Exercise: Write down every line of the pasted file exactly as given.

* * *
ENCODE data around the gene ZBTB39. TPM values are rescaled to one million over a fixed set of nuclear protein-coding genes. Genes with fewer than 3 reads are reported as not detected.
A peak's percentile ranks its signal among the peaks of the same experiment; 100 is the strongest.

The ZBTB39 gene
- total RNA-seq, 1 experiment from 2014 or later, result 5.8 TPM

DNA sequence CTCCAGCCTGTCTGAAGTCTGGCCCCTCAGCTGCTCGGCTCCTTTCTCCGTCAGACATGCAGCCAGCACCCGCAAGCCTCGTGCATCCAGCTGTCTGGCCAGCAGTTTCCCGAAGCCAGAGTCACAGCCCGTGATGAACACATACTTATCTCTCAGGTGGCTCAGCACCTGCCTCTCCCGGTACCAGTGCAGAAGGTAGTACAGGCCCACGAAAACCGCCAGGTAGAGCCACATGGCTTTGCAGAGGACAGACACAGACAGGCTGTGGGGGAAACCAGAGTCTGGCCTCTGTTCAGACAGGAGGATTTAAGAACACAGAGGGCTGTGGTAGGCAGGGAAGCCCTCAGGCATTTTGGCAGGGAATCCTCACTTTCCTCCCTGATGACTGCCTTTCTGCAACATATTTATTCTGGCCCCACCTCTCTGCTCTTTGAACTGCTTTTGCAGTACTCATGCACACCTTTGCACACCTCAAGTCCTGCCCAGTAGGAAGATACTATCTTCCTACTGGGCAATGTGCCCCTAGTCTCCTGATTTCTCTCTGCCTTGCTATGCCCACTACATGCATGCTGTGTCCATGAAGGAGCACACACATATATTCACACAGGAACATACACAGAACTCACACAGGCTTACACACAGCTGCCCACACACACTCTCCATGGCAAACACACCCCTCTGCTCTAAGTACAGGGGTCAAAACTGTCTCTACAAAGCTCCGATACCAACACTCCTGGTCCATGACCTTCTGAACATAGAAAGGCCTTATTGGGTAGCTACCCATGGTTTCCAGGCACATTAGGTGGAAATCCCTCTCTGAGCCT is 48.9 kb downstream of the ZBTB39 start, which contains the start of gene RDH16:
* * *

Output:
ENCODE data around the gene ZBTB39. TPM values are rescaled to one million over a fixed set of nuclear protein-coding genes. Genes with fewer than 3 reads are reported as not detected.
A peak's percentile ranks its signal among the peaks of the same experiment; 100 is the strongest.

The ZBTB39 gene
- total RNA-seq, 1 experiment from 2014 or later, result 5.8 TPM

DNA sequence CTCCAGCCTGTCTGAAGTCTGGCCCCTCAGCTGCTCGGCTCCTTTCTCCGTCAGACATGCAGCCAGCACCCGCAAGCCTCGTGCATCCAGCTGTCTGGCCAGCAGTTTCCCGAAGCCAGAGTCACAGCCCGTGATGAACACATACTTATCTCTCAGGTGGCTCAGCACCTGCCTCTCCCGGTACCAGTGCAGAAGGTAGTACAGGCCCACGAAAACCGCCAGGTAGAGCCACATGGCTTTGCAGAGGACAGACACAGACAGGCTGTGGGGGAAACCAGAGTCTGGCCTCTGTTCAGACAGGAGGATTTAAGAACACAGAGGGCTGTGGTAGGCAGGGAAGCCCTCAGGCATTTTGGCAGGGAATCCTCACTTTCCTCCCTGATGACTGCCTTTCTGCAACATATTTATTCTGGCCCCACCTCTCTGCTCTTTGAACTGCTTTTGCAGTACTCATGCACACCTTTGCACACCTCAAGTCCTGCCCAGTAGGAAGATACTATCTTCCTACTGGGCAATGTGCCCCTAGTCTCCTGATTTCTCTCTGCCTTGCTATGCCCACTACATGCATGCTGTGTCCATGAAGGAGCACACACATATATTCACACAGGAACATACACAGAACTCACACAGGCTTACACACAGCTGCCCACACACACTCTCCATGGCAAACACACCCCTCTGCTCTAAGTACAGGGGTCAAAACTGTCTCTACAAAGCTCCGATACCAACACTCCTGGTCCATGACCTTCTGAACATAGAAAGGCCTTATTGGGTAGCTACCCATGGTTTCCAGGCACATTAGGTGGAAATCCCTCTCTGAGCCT is 48.9 kb downstream of the ZBTB39 start, which contains the start of gene RDH16: